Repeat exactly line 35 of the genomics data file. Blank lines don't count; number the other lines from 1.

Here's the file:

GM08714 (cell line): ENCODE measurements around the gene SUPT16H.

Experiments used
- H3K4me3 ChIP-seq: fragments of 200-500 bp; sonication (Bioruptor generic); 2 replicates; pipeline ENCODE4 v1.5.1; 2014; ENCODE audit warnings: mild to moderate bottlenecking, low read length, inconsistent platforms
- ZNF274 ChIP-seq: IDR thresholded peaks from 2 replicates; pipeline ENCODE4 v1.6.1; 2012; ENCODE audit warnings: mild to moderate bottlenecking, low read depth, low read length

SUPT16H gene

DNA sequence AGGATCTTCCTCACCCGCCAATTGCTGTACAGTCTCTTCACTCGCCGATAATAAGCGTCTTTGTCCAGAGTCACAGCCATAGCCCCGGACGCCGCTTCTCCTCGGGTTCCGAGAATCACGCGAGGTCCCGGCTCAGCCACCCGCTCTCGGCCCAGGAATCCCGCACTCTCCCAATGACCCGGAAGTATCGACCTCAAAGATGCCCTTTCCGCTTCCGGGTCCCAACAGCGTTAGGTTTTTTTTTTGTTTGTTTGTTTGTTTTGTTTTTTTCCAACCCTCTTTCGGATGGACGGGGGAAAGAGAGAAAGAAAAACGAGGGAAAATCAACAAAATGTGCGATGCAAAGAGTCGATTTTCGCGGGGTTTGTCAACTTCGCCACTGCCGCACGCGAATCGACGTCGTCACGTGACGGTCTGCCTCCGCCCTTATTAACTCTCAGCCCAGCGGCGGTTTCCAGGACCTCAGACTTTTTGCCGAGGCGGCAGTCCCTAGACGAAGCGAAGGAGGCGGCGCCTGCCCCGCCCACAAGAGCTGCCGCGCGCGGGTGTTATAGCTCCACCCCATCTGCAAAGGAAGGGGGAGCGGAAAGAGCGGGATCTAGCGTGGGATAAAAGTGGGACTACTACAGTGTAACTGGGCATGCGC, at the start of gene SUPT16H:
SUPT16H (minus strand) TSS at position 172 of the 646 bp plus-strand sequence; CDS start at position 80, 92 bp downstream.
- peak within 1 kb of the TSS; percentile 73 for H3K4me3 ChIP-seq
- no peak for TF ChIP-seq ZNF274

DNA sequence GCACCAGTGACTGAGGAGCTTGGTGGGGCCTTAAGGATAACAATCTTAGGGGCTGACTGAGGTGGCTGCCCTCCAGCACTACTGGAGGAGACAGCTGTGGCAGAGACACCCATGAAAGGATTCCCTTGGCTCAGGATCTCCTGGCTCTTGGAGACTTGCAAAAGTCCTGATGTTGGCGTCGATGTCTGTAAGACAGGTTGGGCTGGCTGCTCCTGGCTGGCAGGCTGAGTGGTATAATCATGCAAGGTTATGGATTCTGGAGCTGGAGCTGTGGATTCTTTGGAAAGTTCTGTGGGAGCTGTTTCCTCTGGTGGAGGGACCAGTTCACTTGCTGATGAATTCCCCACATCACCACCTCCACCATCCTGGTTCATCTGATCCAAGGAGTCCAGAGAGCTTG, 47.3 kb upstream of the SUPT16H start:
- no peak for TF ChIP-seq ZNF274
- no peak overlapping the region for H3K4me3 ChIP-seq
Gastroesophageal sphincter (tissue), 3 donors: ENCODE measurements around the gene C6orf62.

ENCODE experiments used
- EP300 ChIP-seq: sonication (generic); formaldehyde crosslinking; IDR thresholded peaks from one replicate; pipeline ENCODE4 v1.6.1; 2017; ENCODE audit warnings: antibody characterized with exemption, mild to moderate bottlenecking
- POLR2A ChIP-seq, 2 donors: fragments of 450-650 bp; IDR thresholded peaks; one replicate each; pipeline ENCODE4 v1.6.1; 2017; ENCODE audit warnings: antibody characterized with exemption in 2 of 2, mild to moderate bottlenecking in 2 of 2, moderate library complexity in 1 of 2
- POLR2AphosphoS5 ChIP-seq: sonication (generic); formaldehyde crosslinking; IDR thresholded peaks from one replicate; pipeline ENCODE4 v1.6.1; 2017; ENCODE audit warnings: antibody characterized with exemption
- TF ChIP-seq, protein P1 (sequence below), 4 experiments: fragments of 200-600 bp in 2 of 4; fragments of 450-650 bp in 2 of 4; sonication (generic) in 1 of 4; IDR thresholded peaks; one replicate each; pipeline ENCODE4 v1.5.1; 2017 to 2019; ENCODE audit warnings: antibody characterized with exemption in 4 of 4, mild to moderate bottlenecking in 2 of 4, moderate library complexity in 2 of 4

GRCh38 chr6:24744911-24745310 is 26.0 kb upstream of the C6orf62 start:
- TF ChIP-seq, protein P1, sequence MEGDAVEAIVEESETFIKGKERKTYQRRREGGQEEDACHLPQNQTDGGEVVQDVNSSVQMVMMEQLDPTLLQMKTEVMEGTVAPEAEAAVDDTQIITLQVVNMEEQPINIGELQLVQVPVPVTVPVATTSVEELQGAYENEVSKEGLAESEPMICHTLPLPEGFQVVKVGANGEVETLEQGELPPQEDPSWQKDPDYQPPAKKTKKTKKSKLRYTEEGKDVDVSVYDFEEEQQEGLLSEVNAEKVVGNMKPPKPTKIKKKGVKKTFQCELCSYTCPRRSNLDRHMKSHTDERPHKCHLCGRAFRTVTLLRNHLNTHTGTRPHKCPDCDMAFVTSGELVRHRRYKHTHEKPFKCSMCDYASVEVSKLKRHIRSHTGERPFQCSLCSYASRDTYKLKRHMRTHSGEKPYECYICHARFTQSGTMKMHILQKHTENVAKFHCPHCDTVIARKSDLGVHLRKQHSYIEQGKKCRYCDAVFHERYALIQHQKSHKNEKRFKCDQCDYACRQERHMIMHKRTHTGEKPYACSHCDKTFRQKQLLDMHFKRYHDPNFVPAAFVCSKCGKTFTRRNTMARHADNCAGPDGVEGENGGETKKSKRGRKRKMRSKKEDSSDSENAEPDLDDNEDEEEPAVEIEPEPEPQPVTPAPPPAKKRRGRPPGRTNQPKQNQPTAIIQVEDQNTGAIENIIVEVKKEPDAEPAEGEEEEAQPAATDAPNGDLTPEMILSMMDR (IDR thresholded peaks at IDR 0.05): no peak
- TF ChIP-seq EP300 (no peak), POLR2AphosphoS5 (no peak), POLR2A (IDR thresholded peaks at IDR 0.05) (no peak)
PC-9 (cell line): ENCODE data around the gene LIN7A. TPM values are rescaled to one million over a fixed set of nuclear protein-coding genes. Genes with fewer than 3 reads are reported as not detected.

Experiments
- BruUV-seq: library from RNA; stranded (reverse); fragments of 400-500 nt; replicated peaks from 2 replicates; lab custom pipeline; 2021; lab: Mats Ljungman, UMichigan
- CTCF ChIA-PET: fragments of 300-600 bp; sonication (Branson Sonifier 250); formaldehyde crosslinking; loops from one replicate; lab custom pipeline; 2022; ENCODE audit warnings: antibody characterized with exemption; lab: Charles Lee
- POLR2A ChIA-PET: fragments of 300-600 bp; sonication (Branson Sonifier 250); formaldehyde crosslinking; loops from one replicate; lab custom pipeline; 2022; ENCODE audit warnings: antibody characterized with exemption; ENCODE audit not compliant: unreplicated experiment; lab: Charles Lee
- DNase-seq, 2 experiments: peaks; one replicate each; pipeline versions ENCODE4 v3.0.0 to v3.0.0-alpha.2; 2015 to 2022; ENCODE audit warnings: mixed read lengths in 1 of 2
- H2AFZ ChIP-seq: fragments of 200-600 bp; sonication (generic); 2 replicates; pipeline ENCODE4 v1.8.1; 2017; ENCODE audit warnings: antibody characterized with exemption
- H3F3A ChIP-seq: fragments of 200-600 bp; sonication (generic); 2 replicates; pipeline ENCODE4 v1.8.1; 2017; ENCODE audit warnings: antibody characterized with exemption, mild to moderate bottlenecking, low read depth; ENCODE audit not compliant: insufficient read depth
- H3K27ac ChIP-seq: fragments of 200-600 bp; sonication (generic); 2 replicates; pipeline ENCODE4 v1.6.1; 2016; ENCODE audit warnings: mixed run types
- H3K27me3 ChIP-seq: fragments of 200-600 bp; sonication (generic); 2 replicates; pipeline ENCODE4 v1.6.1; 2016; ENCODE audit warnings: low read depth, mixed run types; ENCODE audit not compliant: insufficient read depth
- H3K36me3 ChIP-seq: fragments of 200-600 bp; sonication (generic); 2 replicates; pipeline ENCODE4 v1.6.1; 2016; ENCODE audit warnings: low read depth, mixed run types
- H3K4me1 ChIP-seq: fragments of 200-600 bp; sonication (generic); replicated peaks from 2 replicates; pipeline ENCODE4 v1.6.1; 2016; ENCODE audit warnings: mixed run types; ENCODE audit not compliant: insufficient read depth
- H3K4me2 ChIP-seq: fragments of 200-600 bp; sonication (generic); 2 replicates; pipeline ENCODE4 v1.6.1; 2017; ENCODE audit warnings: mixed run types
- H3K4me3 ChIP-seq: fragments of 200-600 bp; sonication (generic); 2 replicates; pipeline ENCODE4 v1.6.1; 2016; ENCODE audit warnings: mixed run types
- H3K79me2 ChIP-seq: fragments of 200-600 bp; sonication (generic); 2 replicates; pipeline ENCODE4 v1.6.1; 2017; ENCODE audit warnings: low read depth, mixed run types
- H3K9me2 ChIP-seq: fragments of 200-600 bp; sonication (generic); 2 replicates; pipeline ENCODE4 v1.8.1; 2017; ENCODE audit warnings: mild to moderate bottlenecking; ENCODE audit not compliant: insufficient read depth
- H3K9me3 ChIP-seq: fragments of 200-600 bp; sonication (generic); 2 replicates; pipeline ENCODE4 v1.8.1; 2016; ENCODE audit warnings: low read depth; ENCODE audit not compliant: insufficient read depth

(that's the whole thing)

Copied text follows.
- H3K4me3 ChIP-seq: fragments of 200-600 bp; sonication (generic); 2 replicates; pipeline ENCODE4 v1.6.1; 2016; ENCODE audit warnings: mixed run types